What keeps online shoppers from creating user accounts?

Photo: @nina_p_v via Twenty20
Sep 12, 2019

MarketingCharts staff

Through a special arrangement, presented here for discussion is a summary of articles from MarketingCharts, which provides up-to-the-minute data and research to marketers.

Having an online user account with a retailer can have its advantages, including faster checkout and the opportunity for a more personalized shopping experience. And while a report from DMI found that 46 percent of the more than 1,500 U.S. adult consumers surveyed use online accounts for all or most of their purchases, some factors are making the rest hesitate.

About one-third (32 percent) of respondents are not interested in receiving marketing e-mails.

Past surveys have shown retailers send more relevant and accurate e-mails than other industries. Yet, while more recent data shows that many consumers are scanning subject lines to decide whether to open retailer e-mails, others stay subscribed because it’s just too difficult to unsubscribe. Consumers making multiple purchases online at various retailers possibly are hesitant to wade through the resulting e-mails should they create user accounts.

One-quarter (24 percent) of respondents also say they are nervous about providing personal information. Most marketers are well aware that data security and privacy are the top demands of customers in the digital age — and what the consequences could be if they do not secure customer data. U.S. shoppers have been known to walk away from brands who use their customer data without their knowledge and many others have stopped using a brand after a data breach.

Another reason shoppers forego signing up for a user account is the time involved, with 22 percent saying the process takes too long. Additionally, another 13 percent of respondents say they don’t sign up for a user account because they are not planning on buying from the store again.

DMI’s advice included:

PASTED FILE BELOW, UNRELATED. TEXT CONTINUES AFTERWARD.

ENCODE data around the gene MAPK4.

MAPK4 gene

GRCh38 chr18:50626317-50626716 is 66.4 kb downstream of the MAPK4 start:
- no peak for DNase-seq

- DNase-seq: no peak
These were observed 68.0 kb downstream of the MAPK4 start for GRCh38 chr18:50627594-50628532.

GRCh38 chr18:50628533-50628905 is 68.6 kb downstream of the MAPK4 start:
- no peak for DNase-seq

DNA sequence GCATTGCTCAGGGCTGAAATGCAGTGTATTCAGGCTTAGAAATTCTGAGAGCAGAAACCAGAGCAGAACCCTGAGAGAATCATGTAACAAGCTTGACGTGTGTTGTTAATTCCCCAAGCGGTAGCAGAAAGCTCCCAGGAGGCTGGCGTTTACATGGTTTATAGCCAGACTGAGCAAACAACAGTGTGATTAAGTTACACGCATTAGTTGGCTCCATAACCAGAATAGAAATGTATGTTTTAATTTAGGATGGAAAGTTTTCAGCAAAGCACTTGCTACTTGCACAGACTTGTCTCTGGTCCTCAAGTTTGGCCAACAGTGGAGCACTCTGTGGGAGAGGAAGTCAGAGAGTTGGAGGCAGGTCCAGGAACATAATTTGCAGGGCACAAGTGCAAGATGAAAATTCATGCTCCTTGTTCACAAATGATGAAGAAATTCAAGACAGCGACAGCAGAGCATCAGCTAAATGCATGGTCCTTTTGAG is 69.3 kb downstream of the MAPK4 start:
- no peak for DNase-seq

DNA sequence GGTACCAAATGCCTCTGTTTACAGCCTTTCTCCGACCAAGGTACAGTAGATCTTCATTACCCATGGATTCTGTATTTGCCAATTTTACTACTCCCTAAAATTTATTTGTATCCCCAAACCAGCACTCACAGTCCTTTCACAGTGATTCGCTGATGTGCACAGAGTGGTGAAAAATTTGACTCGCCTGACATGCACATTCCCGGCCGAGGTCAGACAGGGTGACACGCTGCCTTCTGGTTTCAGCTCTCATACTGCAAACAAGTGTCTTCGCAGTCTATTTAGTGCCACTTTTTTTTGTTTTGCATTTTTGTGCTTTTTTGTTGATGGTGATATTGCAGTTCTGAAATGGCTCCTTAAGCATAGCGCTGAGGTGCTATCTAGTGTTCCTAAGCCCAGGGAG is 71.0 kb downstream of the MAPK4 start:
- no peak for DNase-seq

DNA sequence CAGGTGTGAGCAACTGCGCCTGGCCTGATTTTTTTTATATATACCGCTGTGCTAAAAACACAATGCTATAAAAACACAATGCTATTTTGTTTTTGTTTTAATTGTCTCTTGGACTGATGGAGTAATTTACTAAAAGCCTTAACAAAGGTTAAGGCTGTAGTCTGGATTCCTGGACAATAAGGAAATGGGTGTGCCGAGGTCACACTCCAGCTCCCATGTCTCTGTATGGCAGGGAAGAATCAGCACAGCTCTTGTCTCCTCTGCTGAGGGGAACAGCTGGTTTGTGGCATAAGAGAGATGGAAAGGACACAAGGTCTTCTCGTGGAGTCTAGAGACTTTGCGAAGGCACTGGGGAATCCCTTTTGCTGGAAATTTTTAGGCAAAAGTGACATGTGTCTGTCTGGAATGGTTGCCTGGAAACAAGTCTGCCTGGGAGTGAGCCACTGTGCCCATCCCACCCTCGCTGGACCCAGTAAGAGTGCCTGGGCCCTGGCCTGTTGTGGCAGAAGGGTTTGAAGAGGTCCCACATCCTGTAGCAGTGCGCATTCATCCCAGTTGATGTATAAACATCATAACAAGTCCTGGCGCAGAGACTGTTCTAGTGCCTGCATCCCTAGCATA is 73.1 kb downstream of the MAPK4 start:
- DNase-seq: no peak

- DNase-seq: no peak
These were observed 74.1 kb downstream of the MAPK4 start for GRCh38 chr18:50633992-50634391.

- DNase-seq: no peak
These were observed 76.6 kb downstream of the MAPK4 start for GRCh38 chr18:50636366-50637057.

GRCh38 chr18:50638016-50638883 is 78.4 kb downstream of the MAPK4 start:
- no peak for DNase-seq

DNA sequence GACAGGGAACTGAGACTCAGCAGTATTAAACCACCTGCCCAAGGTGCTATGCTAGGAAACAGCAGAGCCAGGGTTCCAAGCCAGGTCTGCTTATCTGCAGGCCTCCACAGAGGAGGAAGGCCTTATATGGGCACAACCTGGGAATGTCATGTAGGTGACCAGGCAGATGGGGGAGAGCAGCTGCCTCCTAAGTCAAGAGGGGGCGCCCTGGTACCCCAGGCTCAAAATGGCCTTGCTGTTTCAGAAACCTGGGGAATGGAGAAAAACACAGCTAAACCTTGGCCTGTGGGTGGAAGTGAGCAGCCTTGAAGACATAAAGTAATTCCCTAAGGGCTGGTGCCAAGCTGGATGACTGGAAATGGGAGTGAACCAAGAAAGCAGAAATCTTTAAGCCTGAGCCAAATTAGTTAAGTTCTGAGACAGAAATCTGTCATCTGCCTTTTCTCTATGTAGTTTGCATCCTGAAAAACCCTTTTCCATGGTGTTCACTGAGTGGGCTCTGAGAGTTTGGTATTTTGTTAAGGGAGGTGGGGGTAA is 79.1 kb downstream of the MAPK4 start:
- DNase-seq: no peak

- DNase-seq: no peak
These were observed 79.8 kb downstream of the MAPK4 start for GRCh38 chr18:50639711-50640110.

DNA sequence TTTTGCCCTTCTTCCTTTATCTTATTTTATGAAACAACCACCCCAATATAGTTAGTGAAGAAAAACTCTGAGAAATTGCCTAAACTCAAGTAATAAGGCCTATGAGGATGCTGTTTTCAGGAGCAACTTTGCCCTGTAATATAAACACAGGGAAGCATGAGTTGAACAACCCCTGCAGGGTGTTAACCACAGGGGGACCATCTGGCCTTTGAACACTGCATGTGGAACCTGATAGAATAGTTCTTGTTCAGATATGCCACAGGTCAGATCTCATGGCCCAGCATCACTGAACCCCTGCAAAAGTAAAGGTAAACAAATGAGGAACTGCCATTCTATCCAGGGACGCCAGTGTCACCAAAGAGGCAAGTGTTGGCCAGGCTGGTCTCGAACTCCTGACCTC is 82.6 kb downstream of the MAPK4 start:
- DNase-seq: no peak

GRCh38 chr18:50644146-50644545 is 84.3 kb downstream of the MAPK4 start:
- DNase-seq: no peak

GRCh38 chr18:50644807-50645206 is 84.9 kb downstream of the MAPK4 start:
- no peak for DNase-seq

• Doing a better job of telling customers how you’ll communicate with them.
  • Using an e-mail strategy to add value for customers and not spam them.
  • Giving customers control over the frequency and topics of emails.


DISCUSSION QUESTIONS: What do you see as the biggest factors preventing consumers from creating user accounts with retailers? What solutions do you recommend?

Please practice The RetailWire Golden Rule when submitting your comments.
"A lot of customers don't want retailers to know who they are -- and they don't want to have to remember yet another password."
"Retailers need to treat customers with respect, the best solution for long-term customer relationships."
"A solution? Make a promise to the customer about how the info will be used… and honor it!"

Join the Discussion!

17 Comments on "What keeps online shoppers from creating user accounts?"

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Anne Howe

Very Simple. Data breaches continue to rise. We’re on number seven so far in last 18 months. Ridiculous. Now it’s Amazon or Costco or a trip to the store.

Michael La Kier

People prefer to receive communications from brands via email over any other medium — likely because they then have control of the dialogue. But with so much email to wade through these days people are overwhelmed and can’t keep up with their current inbox, so why add more? Combine this with privacy risks plus companies losing personal data and it’s a recipe for not signing up. Creating a user account with a retailer is a sign of trust and an expectation of value; smart retailers express the value of the relationship (and expectations) upfront.

David Naumann
David Naumann
Marketing Strategy Lead - Retail, Travel & Distribution, Verizon
2 years 2 months ago